On that fateful Saturday night 10 years ago when the ministerial was heading toward its final collapse I heard several times that the U.S., European Union, Japan, Canada, and Australia, or some combination, likely would get together and come up with a compromise that would rescue the meeting at the last moment. That never happened. Instead, toward midnight, Mike Moore, an affable New Zealender who was director-general of the WTO, and Charlene Barshefsky, the U.S. trade representative, finally called a meeting in the main ballroom at the Washington State Trade and Convention Center to announce that efforts to create some sort of compromise had collapsed. The differences were just too great for all 135 countries to agree on a new round of negotiations.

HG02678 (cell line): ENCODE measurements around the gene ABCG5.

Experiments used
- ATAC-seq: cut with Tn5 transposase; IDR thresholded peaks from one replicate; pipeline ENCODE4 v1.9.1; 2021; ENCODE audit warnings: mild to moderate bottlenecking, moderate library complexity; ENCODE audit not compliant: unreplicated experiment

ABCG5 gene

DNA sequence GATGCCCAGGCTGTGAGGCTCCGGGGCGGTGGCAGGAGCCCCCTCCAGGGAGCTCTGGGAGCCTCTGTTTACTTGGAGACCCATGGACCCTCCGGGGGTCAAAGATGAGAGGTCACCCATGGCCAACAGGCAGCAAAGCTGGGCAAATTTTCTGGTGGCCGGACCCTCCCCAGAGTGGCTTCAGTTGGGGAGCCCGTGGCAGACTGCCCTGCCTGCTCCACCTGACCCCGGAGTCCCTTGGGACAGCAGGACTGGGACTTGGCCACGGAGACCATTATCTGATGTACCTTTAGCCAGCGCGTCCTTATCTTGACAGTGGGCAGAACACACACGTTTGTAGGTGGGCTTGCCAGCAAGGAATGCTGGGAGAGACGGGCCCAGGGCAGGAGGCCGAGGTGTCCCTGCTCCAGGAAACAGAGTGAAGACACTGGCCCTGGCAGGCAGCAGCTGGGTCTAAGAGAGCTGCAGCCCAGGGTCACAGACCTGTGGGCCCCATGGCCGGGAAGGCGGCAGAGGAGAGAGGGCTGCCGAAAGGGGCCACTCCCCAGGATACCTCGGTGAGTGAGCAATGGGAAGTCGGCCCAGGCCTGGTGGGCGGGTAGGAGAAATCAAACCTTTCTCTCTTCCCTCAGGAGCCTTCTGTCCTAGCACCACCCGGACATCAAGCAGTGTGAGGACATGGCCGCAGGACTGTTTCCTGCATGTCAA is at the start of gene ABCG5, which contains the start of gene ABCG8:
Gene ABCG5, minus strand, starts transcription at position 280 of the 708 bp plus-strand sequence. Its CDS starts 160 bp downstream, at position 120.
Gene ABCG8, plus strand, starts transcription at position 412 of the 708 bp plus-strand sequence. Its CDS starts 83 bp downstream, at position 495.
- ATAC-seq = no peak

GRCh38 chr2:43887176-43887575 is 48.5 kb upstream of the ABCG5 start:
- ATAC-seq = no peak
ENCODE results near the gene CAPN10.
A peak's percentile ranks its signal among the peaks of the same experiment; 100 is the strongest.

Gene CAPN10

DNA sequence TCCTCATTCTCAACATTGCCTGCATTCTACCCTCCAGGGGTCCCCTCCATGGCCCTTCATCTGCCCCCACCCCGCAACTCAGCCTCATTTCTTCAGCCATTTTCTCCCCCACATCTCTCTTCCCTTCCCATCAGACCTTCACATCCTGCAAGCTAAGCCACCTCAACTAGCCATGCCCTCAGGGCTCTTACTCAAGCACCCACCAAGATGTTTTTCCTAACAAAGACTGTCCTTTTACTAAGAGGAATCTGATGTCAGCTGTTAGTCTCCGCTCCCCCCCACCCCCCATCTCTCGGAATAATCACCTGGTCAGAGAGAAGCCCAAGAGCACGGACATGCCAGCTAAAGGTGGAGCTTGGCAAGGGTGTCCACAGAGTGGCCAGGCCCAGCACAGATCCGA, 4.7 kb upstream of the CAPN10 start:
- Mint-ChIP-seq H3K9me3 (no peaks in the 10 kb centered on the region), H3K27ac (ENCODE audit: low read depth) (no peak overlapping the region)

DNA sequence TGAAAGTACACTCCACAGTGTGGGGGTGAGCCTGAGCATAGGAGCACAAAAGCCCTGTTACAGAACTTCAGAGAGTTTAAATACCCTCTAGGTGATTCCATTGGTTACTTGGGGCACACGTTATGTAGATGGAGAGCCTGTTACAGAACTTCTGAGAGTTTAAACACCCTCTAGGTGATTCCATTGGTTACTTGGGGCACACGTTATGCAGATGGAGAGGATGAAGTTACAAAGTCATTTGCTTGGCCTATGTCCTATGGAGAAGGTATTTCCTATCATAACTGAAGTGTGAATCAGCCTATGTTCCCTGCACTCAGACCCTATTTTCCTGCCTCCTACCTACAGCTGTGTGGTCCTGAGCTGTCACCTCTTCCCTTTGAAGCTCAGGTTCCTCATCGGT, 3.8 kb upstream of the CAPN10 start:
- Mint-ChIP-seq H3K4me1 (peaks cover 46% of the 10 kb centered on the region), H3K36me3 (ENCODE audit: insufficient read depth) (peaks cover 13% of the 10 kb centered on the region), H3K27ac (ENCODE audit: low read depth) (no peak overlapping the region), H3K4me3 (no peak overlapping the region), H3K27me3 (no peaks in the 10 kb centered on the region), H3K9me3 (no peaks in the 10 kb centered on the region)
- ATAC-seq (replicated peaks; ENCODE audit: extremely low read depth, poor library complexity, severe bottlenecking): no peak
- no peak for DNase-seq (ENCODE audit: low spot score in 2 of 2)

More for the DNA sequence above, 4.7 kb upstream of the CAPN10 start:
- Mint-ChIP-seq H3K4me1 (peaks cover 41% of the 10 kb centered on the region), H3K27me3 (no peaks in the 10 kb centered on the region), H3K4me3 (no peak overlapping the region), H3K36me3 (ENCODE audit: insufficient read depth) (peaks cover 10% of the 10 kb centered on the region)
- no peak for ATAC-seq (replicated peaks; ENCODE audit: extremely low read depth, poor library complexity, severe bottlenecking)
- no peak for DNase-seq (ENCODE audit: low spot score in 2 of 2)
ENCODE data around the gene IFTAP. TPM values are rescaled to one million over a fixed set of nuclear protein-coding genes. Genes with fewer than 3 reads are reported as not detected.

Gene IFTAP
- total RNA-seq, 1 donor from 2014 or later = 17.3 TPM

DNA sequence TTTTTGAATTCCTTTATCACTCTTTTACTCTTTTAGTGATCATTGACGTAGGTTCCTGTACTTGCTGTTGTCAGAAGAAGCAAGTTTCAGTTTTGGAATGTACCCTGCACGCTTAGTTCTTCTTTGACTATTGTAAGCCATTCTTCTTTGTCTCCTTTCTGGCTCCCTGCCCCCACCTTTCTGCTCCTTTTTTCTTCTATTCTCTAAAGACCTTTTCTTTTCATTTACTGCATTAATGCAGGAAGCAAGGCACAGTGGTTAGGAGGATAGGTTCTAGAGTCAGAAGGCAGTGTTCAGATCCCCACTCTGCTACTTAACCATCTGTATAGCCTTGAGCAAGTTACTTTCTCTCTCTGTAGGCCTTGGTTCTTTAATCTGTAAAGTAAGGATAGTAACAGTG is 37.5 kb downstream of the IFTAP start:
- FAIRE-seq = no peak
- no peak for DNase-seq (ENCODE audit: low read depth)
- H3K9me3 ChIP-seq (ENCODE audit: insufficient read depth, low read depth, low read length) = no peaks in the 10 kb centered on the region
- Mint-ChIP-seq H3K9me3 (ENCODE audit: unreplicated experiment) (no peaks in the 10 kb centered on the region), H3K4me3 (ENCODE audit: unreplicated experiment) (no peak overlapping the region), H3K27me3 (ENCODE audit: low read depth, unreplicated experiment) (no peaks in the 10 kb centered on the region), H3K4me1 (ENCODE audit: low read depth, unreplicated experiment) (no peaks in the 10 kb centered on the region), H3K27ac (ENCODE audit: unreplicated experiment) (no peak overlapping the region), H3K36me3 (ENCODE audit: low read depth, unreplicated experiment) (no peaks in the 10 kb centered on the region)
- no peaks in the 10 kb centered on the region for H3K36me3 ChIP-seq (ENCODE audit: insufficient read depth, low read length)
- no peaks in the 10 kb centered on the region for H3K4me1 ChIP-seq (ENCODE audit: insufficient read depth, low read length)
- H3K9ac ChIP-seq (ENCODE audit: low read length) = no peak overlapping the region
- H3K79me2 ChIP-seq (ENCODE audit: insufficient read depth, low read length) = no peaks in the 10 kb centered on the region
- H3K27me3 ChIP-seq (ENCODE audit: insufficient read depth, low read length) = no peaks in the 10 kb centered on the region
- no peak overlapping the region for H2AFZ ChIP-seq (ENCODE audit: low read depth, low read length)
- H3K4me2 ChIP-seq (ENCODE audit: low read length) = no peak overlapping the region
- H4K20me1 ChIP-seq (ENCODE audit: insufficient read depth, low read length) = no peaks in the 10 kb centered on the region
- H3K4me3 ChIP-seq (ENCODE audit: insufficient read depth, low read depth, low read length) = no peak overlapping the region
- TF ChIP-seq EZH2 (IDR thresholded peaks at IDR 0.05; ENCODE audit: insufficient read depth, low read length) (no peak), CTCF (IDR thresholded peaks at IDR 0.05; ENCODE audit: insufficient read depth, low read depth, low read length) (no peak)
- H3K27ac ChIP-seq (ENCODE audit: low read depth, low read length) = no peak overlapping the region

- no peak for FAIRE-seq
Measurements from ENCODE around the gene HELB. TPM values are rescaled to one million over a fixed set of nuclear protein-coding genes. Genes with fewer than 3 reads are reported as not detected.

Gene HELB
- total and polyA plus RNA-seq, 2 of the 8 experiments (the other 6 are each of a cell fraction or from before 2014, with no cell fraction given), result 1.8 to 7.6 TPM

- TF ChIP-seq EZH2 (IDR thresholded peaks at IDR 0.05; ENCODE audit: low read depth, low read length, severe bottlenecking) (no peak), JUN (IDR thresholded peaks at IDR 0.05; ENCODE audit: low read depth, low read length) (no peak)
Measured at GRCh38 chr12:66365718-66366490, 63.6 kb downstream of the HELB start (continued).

It was a blow for Seattle, the Clinton Administration, world trade, and the economies of the world. Seattle leaders who worked to bring the meeting to the city had hoped for the “Seattle Round” of negotiations to begin, forever planting Seattle in the lexicon of world trade. There had been the Tokyo Round, the Uruguay Round, so why not the Seattle Round? Instead it is remembered for the Battle in Seattle.
President Clinton had hoped the meeting would be a fitting triumph for his administration on trade. Nope. Rather, the WTO was in chaos, and instead of a round of important talks on intellectual property, labor standards, and e-commerce, countries were bitterly blaming each other for the outcome.